U.S. Presidents may identify any unusual and extraordinary threat that originates outside the United States and confiscate property and prohibit economic transactions by way of the International Emergency Economic Powers Act (IEEPA). Congress passed the IEEPA in 1977 as a refinement of the Trading with the Enemy Act (TWEA), which at the time provided a source of presidential emergency authority, as well as wartime authority.
Pursuant to 50 USCS § 1701, any authority granted to the President by 50 USCS § 1702 may be exercised to deal with any unusual and extraordinary threat to the national security, foreign policy, or economy of the United States , whose source in whole or substantial part is outside the United States, if the President declares a national emergency with respect to such threat. The authorities so granted to the President shall only be exercised to deal with an unusual and extraordinary threat with respect to which a national emergency has been declared and shall not be exercised for any other purpose. Any exercise of such authority to deal with any new threat shall be based on a new declaration of national emergency which must be related to the threat[i].
Nothing on the face of IEEPA implicates first amendment rights, but simply allows the President during peacetime national emergencies to block transactions with respect to any property in which any foreign country or national thereof has any interest[ii].
At the times and to the extent specified in 50 USCS § 1701, the President shall, under such regulations as he may prescribe, by means of instructions or licenses, investigate, regulate, or prohibit any transactions in foreign exchange, transfers of credit or payments between, by, through, or to any banking institution, to the extent that such transfers or payments involve any interest of any foreign country or a national thereof, the importing or exporting of currency or securities, by any person, or with respect to any property, subject to the jurisdiction of the United States[iii].
The President shall investigate, block during the pendency of an investigation, regulate, direct and compel, nullify, prohibit, any acquisition, holding, withholding, use, transfer, withdrawal, transportation, importation or exportation of, or exercising any right, with respect to transactions involving, any property in which any foreign country or a national thereof has any interest by any person, or with respect to any property, subject to the jurisdiction of the United States[iv]. When the United States is engaged in armed hostilities or has been attacked by a foreign country or foreign nationals, the President shall confiscate any property, subject to the jurisdiction of the United States, of any foreign person, foreign organization, or foreign country that he determines has planned, authorized, aided, or engaged in such hostilities or attacks against the United States; and all right, title, and interest in any property so confiscated shall vest upon the terms directed by the President and such interest or property shall be held, sold, or otherwise dealt with in the interest of and for the benefit of the United States, and such designated agency or person may perform any and all acts incident to the accomplishment or furtherance of these purposes[v].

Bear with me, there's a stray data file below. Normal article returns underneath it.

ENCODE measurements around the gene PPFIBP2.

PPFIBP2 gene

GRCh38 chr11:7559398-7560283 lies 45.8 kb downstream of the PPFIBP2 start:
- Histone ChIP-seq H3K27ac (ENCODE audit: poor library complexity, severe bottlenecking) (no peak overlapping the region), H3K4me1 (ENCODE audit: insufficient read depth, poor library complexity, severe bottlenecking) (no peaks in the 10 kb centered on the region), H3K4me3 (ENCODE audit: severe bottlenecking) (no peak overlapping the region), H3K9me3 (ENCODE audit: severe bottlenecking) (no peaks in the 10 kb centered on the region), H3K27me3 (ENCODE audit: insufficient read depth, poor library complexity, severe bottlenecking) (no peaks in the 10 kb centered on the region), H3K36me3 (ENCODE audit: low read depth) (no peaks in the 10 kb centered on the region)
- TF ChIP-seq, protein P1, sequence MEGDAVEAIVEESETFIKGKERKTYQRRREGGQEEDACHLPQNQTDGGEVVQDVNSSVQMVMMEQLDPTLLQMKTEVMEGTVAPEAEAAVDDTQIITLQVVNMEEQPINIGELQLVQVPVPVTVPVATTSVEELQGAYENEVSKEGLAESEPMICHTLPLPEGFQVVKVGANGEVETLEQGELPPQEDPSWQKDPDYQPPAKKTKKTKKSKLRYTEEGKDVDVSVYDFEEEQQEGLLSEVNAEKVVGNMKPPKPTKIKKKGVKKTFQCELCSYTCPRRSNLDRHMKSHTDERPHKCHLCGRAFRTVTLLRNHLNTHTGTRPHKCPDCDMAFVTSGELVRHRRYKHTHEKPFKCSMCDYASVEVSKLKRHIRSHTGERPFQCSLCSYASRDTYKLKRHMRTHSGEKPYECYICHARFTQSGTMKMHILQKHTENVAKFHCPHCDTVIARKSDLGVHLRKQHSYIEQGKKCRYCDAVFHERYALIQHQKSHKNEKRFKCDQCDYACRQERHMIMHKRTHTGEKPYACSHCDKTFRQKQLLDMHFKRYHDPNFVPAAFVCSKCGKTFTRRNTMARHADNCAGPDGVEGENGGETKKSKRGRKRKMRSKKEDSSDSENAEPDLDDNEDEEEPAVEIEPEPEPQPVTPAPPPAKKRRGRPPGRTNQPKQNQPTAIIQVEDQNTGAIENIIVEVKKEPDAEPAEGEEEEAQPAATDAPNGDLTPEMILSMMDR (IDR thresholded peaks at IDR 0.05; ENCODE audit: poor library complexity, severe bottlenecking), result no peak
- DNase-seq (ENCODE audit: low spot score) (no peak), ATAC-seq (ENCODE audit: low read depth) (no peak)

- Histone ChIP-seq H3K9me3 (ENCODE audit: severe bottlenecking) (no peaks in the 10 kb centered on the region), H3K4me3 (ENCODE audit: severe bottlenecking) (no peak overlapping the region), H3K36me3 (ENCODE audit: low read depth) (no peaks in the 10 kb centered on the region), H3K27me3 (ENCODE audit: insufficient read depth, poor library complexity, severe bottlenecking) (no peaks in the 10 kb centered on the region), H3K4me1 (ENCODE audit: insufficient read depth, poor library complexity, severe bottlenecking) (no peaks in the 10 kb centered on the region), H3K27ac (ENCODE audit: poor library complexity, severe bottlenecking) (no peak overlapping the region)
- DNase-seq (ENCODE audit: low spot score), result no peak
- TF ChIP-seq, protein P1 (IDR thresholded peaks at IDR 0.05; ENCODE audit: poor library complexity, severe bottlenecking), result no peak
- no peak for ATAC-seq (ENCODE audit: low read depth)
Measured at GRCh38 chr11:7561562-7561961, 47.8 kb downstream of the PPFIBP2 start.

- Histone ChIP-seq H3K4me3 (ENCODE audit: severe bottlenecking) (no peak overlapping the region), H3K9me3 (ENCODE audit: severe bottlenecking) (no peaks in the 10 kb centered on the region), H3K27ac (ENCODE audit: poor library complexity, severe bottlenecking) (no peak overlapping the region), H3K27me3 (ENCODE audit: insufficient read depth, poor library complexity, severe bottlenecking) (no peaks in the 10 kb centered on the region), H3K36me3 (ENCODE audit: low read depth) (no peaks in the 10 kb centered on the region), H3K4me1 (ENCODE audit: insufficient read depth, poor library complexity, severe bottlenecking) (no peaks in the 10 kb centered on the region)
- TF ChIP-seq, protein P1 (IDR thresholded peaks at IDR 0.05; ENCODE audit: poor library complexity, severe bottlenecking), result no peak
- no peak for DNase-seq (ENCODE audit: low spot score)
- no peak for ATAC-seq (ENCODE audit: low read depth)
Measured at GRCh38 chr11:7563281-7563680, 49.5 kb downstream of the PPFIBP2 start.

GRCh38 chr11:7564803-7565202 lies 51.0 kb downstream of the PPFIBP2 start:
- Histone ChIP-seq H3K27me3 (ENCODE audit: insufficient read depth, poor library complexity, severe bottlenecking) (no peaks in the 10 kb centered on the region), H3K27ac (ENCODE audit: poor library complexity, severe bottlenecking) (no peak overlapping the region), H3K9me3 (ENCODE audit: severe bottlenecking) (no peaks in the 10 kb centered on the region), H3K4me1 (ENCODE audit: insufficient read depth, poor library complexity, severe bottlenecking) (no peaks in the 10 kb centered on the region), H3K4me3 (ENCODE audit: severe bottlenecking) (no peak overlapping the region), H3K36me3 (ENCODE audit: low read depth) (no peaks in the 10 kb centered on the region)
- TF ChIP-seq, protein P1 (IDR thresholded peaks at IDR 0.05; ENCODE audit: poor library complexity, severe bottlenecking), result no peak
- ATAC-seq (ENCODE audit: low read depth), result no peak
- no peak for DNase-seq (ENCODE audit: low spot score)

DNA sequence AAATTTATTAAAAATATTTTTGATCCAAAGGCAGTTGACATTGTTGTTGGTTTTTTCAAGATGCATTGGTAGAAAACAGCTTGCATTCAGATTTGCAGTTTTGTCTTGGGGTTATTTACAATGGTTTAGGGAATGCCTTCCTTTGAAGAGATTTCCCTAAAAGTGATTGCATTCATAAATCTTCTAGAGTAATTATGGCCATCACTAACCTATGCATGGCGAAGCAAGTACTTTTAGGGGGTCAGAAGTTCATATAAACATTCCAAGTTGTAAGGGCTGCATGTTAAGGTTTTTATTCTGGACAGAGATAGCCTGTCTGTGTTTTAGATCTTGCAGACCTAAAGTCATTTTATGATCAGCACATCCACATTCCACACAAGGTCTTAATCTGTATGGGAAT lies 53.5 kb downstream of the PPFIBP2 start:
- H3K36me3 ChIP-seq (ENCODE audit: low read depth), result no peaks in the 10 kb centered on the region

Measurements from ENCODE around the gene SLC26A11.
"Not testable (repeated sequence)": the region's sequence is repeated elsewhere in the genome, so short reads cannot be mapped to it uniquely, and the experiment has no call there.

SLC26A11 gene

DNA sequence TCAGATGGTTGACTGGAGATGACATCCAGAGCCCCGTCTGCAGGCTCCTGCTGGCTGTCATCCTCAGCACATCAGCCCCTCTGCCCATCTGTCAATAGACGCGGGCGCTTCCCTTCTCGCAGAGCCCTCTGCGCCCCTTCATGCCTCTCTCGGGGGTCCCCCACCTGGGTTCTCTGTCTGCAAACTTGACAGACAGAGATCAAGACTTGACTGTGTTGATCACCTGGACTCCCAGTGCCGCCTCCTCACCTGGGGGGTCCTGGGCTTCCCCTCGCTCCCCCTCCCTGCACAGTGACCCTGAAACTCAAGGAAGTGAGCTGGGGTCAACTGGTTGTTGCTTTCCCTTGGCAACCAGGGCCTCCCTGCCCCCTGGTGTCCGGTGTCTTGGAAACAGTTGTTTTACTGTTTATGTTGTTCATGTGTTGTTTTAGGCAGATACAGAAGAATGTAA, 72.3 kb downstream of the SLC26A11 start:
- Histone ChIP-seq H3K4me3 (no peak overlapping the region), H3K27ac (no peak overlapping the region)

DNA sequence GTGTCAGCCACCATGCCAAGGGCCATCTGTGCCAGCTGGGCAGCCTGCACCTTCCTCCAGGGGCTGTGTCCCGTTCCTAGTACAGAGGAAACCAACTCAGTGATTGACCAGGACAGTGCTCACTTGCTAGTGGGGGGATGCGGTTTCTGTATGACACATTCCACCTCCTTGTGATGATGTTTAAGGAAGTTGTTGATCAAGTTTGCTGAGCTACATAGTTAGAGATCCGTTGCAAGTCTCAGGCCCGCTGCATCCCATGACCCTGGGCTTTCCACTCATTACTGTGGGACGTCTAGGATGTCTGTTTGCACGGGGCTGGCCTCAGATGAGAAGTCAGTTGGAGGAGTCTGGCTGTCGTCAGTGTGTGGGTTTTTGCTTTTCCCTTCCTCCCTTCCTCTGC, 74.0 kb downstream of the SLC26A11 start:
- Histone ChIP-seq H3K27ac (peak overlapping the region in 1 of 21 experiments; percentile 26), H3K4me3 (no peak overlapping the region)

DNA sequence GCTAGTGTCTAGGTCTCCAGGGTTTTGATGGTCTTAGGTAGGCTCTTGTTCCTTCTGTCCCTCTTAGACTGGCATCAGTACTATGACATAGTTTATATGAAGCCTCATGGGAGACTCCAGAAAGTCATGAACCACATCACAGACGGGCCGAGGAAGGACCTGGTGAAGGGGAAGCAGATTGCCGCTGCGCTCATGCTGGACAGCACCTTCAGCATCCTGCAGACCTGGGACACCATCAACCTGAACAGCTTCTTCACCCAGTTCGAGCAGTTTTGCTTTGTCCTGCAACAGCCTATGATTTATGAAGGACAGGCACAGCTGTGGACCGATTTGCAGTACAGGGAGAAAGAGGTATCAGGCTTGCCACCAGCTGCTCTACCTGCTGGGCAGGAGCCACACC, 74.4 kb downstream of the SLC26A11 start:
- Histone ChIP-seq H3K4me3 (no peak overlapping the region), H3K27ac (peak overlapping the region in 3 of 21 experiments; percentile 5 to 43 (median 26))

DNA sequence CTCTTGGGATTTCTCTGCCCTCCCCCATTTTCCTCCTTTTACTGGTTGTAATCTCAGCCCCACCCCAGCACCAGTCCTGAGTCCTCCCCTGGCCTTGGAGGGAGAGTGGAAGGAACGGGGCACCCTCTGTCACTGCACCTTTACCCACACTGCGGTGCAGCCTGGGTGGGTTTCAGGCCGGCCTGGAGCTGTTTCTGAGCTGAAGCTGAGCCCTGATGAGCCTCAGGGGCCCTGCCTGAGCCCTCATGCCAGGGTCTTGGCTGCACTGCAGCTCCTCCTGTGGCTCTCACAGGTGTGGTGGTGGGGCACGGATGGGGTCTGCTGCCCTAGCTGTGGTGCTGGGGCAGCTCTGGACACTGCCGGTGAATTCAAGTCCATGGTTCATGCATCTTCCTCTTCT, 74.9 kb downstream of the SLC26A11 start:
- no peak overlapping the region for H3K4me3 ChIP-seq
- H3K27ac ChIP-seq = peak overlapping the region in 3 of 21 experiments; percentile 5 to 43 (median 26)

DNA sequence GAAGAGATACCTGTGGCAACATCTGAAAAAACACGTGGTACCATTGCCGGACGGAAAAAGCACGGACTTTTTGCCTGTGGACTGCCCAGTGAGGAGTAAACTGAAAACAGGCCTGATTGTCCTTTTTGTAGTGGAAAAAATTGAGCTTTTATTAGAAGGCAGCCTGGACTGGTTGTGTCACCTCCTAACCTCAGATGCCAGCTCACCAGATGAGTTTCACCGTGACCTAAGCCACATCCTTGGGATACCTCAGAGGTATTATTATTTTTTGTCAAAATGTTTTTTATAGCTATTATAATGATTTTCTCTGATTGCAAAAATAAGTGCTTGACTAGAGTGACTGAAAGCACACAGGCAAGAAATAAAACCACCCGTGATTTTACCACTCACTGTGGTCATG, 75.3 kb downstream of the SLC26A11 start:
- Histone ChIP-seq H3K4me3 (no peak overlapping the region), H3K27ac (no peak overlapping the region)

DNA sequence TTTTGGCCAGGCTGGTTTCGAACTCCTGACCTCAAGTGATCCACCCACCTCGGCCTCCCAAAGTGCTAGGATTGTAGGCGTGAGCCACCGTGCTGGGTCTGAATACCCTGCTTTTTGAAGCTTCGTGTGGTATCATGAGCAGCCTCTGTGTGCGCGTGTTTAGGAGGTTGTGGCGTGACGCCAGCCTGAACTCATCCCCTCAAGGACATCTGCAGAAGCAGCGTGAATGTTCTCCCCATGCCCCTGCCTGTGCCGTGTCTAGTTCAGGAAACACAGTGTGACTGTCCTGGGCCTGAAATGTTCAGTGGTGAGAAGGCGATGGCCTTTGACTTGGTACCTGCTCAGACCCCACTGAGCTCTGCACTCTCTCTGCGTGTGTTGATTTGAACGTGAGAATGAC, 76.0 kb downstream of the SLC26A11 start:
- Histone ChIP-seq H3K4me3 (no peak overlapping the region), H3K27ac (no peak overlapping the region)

The IEEPA places five limitations on the President’s power to block pending investigation and these limit the Office of Foreign Assets Control’s power. Before, acting under the IEEPA, the President must find and declare a national emergency based on an unusual and extraordinary threat, which has its source in whole or in substantial part outside the United States, to the national security, foreign policy, or economy of the United States[vi]. The authority granted to the President by the Act does not include the authority to regulate or prohibit, directly or indirectly:
- any postal, telegraphic, telephonic, or other personal communication, which does not involve a transfer of anything of value;
- donations, by persons subject to the jurisdiction of the United States, of articles, such as food, clothing, and medicine, intended to be used to relieve human suffering, except to the extent that the President determines that such donations would seriously impair his ability to deal with any national emergency declared under the Act, are in response to coercion against the proposed recipient or donor, or would endanger Armed Forces of the United States which are engaged in hostilities or are in a situation where imminent involvement in hostilities is clearly indicated by the circumstances; or
- the importation from any country, or the exportation to any country, whether commercial or otherwise, regardless of format or medium of transmission, of any information or informational materials, including but not limited to, publications, films, posters, phonograph records, photographs, microfilms, microfiche, tapes, compact disks, CD ROMs, artworks, and news wire feeds; or
- any transactions ordinarily incident to travel to or from any country, including importation of accompanied baggage for personal use, maintenance within any country including payment of living expenses and acquisition of goods or services for personal use, and arrangement or facilitation of such travel including nonscheduled air, sea, or land voyages[vii].
[i] 50 USCS § 1701.
[ii] Humanitarian Law Project v. United States Treasury Dep’t, 578 F.3d 1133 (9th Cir. Cal. 2009).
[iii] 50 USCS § 1702(a)(1)(A).
[iv] 50 USCS § 1702(a)(1)(B).
[v] 50 USCS § 1702(a)(1)(C).
[vi] KindHearts for Charitable Humanitarian Dev., Inc. v. Geithner, 647 F. Supp. 2d 857 (N.D. Ohio 2009).
[vii] 50 USCS § 1702(b).